Air BNB and Home Away: Should Landlords Allow Tenants to Sublease?
AirBNB and Home Away offer travelers an alternative to tired chain hotels by allowing individuals to open up their personal properties for a night, a week, or longer.
Not everyone renting out these properties is the actual property owner, though.
Renters, especially in expensive cities like New York and San Francisco, use AirBNB to defray the cost of their apartment or even to make a profit.
While this situation is technically subletting, there are unique concerns and benefits that come along with these home sharing services.
The Downside of AirBNB and Home Away for Landlords
One of the biggest problems you may have with home sharing services is a breach of the rental agreement.
If you don't allow tenants to sublet, then legally they are in breach of contract with you.
You are within your rights to request that tenants cure the breach or leave the home, which could lead to eventual eviction action if they don't remedy the situation.
A secondary risk to temporary subletting is the lack of screening and control over the individuals occupying your property.
If you put your tenants through a thorough screening process, you don't want random travelers gaining access to your property.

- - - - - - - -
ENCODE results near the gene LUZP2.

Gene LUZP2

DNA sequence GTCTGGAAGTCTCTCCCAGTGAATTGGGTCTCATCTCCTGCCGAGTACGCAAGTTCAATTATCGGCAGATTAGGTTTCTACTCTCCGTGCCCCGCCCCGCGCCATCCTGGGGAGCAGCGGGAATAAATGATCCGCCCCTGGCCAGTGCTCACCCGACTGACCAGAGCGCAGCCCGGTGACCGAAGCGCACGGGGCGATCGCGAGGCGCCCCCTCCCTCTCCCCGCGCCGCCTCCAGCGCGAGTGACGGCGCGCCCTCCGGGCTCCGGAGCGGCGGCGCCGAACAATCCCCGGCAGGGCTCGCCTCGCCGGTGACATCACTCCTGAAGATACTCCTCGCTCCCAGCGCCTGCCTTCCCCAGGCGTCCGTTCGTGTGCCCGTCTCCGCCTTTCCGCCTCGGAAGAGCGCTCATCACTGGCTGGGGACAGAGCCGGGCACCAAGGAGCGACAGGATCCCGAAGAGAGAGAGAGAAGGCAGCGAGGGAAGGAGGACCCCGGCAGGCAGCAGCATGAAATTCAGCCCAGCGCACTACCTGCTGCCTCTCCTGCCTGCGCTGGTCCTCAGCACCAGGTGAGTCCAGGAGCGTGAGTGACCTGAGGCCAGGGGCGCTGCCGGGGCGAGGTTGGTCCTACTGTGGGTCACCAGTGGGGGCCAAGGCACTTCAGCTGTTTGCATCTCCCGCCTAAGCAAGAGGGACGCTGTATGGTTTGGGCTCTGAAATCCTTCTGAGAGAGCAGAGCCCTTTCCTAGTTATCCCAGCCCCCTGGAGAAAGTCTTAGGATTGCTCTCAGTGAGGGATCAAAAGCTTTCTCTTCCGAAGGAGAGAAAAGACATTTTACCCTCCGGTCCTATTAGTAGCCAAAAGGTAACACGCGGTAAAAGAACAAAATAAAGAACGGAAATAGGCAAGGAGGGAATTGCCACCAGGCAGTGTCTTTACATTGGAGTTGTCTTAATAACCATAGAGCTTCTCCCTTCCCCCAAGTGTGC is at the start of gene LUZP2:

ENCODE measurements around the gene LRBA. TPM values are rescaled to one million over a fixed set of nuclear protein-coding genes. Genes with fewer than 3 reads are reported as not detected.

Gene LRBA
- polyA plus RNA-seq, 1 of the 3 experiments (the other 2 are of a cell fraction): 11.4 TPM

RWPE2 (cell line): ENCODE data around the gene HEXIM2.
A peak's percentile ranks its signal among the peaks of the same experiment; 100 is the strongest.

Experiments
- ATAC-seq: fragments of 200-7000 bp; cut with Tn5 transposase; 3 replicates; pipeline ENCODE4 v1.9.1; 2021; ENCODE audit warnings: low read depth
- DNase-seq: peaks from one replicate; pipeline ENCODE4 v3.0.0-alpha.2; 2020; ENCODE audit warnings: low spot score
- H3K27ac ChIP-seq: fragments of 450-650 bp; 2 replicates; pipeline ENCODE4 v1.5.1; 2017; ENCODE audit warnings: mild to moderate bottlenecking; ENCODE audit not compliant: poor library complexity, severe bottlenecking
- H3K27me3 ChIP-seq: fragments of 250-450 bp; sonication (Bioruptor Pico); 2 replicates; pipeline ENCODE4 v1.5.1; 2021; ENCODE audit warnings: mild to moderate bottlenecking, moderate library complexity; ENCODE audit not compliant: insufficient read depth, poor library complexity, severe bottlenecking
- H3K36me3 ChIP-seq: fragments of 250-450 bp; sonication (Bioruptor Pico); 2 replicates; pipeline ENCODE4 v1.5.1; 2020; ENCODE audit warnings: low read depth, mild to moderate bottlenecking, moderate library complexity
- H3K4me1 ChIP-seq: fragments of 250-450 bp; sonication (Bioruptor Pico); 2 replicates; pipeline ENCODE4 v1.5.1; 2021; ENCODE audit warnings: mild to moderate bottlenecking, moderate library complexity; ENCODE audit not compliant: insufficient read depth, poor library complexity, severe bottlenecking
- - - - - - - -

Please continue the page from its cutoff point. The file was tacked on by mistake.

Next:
Another downside comes from rent-controlled apartments, where the tenant pays below market rate on the property.
A large disparity between market rent and the rent-controlled payment makes it easy for a tenant to profit off the rental by charging high prices on AirBNB and Home Away.
Finally, some cities and towns don't allow temporary stays below a specific time period, such as 14 or 30 days.
These local ordinances can cause major issues, and neighbors and other tenants may not appreciate a variety of people occupying the shared property on a regular basis.
As AirBNB and other home sharing sites become more popular, more localities are regulating temporary shared rentals.
The Benefits of AirBNB and Home Away for Landlords
A tenant pursuing an AirBNB option isn't all negative, as long as you live in an area where it's legal and you've checked with neighbors or other tenants to make sure they aren't disturbed by this activity.
Instead of working against tenants who would like to rent out the property through home sharing services, offer to work with them.
Landlordology recommends adopting an innkeeper model, in which you handle the property listing and the tenant handles the on-site duties.
With this system, your tenant is personally invested in making sure that visitors treat the home well, and you have some oversight into what's going on at your property.
You also get to introduce a revenue stream that adapts to the home sharing trend.
Consider home sharing a market research experiment: If the rental is particularly popular, you may transition the property into a full home share option or vacation rental once your tenant's lease is up.
Property sharing services are here to stay, especially for travelers who want a local, unique experience when they're visiting a new city.
If you don't want to have unscreened visitors staying at your property, or if you live in an area where short-term rentals are illegal, specify this clause in your lease agreement.
If you are open to home sharing, though, you could be looking at an additional revenue stream for your apartment and a collaboration between you and your tenant in which both parties benefit.
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